Who or what caused the explosion? Was it the mother of one of the patients, who claimed to be sick that day but was smoking down by the creek? Or was it Young and Pak themselves, hoping to cash in on a big insurance payment and send their daughter to college? The ensuing trial uncovers unimaginable secrets from that night—trysts in the woods, mysterious notes, child-abuse charges—as well as tense rivalries and alliances among a group of people driven to extraordinary degrees of desperation and sacrifice.

Angie Kim’s Miracle Creek is a thoroughly contemporary take on the courtroom drama, drawing on the author’s own life as a Korean immigrant, former trial lawyer, and mother of a real-life “submarine” patient. An addictive debut novel for fans of Liane Moriarty and Celeste Ng, Miracle Creek is both a twisty page-turner and a deeply moving story about the way inconsequential lies and secrets can add up—with tragic consequences.

“With so many complications and loose ends, one of the miracles of the novel is that the author ties it all together and arrives at a deeply satisfying―though not easy or sentimental―ending. Intricate plotting and courtroom theatrics, combined with moving insight into parenting special needs children and the psychology of immigrants, make this book both a learning experience and a page-turner. Should be huge.” ―Kirkus (starred review)

“This stunning debut by Angie Kim is both an utterly engrossing, nail-biter of a courtroom drama and a sensitive, incisive look into the experiences of immigrant families in America.” ―Nylon

“A stand-out, twisty debut . . . Kim, a former lawyer, clearly knows her stuff . . . a masterfully plotted novel about the joys and pains of motherhood, the trick mirror nature of truth, and the unforgiving nature of justice.” ―Publishers Weekly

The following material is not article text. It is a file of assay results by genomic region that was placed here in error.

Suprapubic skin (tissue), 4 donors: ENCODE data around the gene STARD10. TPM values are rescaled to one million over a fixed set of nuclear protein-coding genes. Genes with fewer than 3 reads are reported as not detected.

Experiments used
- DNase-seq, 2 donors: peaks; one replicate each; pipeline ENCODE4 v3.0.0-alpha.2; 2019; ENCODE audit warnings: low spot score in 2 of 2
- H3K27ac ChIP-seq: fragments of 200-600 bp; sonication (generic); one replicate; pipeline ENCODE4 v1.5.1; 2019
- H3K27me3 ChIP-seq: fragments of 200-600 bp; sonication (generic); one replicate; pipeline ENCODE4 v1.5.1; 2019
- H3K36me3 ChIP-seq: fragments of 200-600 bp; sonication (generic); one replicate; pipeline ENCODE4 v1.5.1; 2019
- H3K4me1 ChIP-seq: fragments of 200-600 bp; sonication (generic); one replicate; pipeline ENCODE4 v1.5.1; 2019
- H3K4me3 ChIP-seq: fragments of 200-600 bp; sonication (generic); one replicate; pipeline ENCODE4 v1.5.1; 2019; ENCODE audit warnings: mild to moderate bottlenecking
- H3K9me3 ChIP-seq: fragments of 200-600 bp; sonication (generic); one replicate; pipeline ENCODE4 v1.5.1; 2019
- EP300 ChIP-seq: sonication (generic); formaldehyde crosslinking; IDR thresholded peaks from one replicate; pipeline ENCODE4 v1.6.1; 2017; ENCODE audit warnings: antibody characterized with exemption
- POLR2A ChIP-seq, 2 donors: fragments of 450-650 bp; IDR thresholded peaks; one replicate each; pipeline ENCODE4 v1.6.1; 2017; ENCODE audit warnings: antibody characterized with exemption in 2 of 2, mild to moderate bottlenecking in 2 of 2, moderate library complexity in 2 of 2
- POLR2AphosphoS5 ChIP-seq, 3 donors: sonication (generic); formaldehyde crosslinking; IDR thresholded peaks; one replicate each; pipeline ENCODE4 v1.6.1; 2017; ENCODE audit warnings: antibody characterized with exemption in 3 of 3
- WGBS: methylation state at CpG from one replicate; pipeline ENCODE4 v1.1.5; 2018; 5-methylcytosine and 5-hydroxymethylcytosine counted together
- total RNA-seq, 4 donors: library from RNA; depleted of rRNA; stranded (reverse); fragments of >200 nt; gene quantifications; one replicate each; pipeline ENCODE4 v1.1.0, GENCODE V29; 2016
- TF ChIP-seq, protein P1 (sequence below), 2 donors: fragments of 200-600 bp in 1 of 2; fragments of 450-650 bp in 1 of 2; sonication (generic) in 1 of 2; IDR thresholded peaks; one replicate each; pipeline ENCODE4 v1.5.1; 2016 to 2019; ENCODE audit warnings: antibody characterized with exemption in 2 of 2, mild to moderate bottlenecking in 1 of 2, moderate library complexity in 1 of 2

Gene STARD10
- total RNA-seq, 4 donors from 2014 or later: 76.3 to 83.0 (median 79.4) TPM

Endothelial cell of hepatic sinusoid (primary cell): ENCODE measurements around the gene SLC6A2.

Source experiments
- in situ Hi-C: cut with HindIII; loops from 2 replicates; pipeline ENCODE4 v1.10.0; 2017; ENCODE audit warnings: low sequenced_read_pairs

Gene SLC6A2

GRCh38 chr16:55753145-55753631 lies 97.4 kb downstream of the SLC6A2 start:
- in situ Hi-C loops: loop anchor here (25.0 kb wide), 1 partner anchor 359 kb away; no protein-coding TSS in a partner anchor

“[A] masterpiece of grief, hope, and recrimination . . . A complex novel of parenting, prejudice, and putting blame where blame’s due, this one is not to be missed.” ―Crime Reads

Monday, April 15, 2019

Miss Lynn recommends "Piecing Me Together"

Piecing Me Together” is a young adult novel by Renee Watson.  It’s a moving story that deals with race and privilege, and how attempts at “helping” without thought or reflection can have the opposite effect. Throughout the story, the main character, Jade, finds her voice and becomes the advocate she needs.

Saturday, April 6, 2019

Phil recommends "The Lady from the Black Lagoon: Hollywood Monsters and the Lost Legacy of Milicent Patrick"

Frankenstein’s Monster, Dracula, The Wolf Man, The Mummy, The Invisible Man, and the Creature from the Black Lagoon were all famous Universal Classic Monsters in the Golden Age of Hollywood.  However, there was something unique about the Gill Man, The Creature from the Black Lagoon, a secret that had been kept for decades – he was created by a woman.  In an industry dominated by men and rife with sexism (in the 1950s and even today) Milicent Patrick quietly made her statement by creating one of the most beloved creatures in horror film history - while her male boss stole all of the credit. 

Author, screenwriter, and film producer Mallory O’Meara embarks on a quest to set the record straight and to find out all she can about this little known animator and pioneer of special effects design.  O’Meara’s quest takes her from Hearst Castle in San Simeon, California to the hallowed halls of the Walt Disney Archives as she pieces together the life of an unsung Hollywood hero. 

I still remember seeing “The Creature from the Black Lagoon” in 3D with my parents at the Detroit Institute of Arts and again on the Svengoolie show while I lived in Chicago.  It is a nearly flawless classic horror movie and I enjoyed learning about this little known piece of movie history.